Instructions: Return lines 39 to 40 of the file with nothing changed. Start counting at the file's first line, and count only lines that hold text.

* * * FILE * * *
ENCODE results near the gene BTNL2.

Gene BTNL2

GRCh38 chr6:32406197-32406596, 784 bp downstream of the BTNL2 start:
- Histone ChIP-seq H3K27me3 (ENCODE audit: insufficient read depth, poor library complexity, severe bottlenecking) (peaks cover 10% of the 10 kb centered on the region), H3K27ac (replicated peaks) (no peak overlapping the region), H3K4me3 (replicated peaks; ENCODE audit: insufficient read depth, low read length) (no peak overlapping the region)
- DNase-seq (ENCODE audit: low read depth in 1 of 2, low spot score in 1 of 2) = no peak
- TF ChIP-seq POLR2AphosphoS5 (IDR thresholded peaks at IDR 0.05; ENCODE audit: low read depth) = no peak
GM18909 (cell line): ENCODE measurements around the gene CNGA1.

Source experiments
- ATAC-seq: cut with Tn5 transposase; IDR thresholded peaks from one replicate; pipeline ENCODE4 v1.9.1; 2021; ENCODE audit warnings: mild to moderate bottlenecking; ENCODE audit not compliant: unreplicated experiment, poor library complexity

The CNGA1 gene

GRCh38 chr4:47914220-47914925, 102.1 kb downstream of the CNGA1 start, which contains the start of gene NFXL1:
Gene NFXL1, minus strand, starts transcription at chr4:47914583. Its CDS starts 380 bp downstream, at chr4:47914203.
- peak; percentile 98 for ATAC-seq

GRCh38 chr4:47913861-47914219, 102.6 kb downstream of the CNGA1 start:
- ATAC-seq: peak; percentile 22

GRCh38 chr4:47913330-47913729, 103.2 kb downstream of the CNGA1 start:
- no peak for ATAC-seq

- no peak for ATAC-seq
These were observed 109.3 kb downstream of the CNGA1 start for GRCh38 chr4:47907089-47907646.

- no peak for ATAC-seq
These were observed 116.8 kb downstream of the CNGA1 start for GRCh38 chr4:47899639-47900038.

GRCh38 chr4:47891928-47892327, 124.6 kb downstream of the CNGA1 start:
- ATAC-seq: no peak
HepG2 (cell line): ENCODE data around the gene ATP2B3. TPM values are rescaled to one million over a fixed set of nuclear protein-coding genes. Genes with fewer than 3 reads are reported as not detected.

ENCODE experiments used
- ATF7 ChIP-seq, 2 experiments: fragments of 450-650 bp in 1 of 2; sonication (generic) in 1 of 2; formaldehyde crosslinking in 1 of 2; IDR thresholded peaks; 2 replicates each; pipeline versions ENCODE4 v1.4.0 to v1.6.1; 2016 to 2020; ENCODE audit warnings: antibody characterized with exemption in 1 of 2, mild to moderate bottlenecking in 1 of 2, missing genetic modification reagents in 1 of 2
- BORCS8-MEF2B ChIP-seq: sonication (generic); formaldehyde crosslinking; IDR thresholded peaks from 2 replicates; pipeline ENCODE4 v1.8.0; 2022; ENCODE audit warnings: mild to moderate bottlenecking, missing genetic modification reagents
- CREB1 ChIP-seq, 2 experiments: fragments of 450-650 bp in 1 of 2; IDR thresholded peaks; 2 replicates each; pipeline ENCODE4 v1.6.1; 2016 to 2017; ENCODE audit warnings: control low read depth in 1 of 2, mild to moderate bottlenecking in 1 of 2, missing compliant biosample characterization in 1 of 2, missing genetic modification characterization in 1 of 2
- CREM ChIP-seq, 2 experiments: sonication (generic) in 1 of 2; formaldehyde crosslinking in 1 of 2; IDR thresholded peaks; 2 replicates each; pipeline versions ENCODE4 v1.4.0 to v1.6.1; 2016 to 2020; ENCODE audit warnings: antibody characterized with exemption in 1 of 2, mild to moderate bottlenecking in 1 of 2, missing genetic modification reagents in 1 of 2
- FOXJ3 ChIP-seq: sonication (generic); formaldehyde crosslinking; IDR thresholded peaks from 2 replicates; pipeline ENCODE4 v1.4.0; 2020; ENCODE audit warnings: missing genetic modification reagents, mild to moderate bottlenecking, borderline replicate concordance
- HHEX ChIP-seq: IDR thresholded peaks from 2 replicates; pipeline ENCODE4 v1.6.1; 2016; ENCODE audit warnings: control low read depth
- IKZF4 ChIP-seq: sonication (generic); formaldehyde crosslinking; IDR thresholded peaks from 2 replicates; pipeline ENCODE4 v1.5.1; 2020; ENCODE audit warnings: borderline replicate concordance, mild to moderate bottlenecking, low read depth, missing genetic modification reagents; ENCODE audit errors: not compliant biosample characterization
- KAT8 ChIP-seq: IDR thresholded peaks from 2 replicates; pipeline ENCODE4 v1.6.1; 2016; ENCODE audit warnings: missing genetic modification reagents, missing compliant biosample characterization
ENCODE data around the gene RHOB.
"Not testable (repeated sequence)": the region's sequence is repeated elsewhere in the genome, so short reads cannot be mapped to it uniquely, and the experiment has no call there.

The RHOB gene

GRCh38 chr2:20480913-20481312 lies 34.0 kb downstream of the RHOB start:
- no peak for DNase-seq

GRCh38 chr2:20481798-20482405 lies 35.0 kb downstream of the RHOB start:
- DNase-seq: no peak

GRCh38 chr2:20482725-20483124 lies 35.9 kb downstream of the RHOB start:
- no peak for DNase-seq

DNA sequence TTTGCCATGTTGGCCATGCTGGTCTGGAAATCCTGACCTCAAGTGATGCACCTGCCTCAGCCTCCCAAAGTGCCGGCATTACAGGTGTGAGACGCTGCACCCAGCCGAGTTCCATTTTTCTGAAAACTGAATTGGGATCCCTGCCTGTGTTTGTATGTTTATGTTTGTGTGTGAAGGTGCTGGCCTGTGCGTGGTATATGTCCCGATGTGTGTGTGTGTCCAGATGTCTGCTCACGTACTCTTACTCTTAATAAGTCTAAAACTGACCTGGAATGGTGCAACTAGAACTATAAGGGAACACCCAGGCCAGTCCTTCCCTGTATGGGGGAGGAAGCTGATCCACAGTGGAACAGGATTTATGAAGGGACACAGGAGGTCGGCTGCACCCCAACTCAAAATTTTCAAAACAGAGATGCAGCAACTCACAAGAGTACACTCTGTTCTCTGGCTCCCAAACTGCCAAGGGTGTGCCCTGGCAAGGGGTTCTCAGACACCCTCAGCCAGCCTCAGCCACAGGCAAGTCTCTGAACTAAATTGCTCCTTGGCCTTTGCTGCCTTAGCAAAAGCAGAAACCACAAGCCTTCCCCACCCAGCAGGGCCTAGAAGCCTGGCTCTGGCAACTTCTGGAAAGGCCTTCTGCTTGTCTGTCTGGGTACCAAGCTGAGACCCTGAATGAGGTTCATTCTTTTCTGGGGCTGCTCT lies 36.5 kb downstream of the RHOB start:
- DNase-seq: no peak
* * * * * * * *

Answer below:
GRCh38 chr2:20481798-20482405 lies 35.0 kb downstream of the RHOB start:
- DNase-seq: no peak